HIPAA....the nightmare.... - page 5

Went to one of the mandatory HIPAA inservices we had the other day. I tell you this is about enough to make me want to get out of health care....I am all for patient's privacy and such but I think... Read More

  1. by   canoehead
    I think different hospitals are interpreting the regulations differently. The only change at our hospital is to add passwords to the computer system. And pt info is not locked up, just out of sight on unattended units.

    I also know that the hospital frowns on looking up your own lab reports, however I believe that is a hospital policy. As far as I'm concerned I will be looking them up and regs be darned. I have a right to know, and not just at their convienence.
  2. by   deespoohbear
    Originally posted by sherbeari
    What about a patient's doctor, who doesn't have privilages at my hospital, asking about the patient's care? Should I be giving this doctor any information, given that the family of the patient has brought him into the unit with them as a consult? (Note: the patient is unresponsive).
    Opinions, anyone?
    My guess is that it would be in violation of HIPAA. When people check into our ER now for treatment, they are asked if they want a copy of their ER record to go to their PCP. So, I guess if a doc from another hospital calls and inquires about a pt who is not currently UNDER his services, then he has no more right to information than any other Tom, Dick, or Harry.

    I HATE HIPAA.....
  3. by   mattsmom81
    I work at a very gossipy hospital with full open visiting, and nosy gossipy docs who are into each others' business.. As a nurse, under the new HIPAA laws, I am now terrified of being sued or fined because I didn't stop some nosy doc, or give some info to family that I should not have.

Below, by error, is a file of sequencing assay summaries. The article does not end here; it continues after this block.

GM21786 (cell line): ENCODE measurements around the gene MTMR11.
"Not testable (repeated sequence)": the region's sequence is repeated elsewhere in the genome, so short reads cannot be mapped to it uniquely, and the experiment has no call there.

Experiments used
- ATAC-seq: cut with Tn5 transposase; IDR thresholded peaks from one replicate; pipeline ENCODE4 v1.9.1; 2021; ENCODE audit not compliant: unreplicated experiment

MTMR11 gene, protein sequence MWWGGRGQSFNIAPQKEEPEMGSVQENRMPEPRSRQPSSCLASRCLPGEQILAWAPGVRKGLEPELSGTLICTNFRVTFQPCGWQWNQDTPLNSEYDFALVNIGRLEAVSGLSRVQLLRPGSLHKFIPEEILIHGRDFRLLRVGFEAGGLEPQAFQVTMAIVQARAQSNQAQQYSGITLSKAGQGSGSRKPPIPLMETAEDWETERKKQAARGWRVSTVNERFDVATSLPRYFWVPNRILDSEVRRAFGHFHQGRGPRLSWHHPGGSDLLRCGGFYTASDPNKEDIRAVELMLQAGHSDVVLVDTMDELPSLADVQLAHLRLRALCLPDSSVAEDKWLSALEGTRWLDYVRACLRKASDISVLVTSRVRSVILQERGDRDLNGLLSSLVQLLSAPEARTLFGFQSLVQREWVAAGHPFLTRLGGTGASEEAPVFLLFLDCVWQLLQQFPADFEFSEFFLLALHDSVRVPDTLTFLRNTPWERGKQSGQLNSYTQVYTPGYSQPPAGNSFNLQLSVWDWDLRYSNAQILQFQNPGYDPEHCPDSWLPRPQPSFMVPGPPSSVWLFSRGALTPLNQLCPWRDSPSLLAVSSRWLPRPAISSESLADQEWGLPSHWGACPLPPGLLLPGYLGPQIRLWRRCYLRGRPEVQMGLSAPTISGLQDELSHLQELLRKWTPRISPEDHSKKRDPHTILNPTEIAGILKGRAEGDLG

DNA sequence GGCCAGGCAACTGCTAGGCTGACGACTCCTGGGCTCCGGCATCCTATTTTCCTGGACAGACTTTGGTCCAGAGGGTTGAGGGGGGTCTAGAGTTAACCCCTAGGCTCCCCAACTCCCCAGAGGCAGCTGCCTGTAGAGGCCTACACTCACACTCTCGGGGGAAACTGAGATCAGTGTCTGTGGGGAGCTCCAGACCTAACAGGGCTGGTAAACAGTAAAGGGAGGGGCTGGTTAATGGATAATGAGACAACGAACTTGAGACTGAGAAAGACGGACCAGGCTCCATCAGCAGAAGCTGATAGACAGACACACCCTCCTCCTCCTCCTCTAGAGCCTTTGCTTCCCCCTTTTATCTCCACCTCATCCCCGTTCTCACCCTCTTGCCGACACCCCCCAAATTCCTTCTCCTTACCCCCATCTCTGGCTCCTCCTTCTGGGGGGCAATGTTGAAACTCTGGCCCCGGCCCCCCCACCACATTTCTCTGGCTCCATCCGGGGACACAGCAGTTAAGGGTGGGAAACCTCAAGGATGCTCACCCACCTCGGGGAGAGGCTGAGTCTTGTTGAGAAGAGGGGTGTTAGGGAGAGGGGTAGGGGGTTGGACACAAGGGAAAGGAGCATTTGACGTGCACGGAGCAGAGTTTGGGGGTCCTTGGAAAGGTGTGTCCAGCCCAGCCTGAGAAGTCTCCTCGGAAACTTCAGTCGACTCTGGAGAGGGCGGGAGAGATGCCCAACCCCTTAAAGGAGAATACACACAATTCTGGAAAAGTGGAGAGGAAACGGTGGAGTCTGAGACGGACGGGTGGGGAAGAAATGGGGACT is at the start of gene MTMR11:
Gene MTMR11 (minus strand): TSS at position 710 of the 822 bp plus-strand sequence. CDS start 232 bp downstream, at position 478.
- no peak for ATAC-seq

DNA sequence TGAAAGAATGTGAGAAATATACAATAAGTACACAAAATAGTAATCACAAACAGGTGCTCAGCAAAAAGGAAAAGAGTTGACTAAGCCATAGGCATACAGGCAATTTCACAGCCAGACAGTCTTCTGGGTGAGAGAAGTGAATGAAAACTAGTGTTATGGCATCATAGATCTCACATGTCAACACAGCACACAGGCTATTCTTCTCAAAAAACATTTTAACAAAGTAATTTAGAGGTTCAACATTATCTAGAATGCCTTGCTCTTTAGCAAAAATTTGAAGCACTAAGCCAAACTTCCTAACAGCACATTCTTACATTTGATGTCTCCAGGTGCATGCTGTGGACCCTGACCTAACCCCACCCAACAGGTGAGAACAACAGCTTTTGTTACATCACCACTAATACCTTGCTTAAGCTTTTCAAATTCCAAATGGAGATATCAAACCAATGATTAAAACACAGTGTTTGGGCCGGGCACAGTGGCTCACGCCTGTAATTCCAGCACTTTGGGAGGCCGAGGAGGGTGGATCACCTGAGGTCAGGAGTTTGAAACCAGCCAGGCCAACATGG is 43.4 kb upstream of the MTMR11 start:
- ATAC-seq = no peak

Now we get in trouble at my hospital whenever visitors complain about ANYTHING. We are to 'keep the customer satisfied, and they are always right'. But family here is just EVERYWHERE ALL the time and we cannot limit them. We have zero privacy unless we give report in the can. No report areas, only the desk, halls and patient rooms.

    Since visitors will NOT leave and we are not allowed to MAKE them go away even at change of shift time, I feel we are really stuck between a rock and a hard place.

    And patient family complaints are through the roof because nurses are hedging even MORE on info to them since HIPAA. <sigh> This is just another headache for us.

    And what about the unconscious patient? How do we know if he wants his estranged (but still legal) spouse to know he OD'd on 3 drugs and ETOH?? But that wife complains I'm not giving her any info, becomes a thorn in my side all shift long, and THEN I'm in trouble with administration later when she complains about me.....grrr.

    Thanks for listening to my vent. As ya'll can tell I'm frustrated today... another shytty shift last night in an ICU with open visiting 24/7....LOL.
  4. by   CseMgr1
    It's just another example of the Feds doing whatever they can, to make things even harder than they should be. Case in point: I called one of my late father's insurance carriers last week, trying to get an unpaid doctor's bill taken care of.....and they wouldn't even TALK to me!
  5. by   momrn50
    I work LTC, had a lady go out on dayturn for outpatient surgery, at 9:30 last night she wasn't back from the hospital so i called patient information and was connected to a room, but no one answered the phone, so i asked to be connected to the nurses station on that floor, I told the nurse who answered who i was, and asked if this lady had been admitted after OP surgery, and was told, I can't tell you that. Several more attempts to just find out if this lady was there or not, same answer, I can't tell you that. So for all I know, she could be dead, running the streets or on the beach in Tahiti...Where does this stupidity end???? I was highly pissed the rest of the shift....
  6. by   betts
  7. by   RNfriend
    Isn't "resigning" or being terminated usually the end of the ordeal for _no need to know_ type of HIPAA violation? Shouldn't they get a second chance to do the right thing next time? Invasion of privacy is serious, but temptation or curiosity, or fear after a dirty needle stick, etc. are all violations. Compare it to diversion, drunk driving, or any 'first time' crime for that matter in which the punishment reflects rehabilitation and ask if a first time HIPAA violation punishment fits the crime? Losing your license? Huge Fines? Losing your job? And nobody died? Really?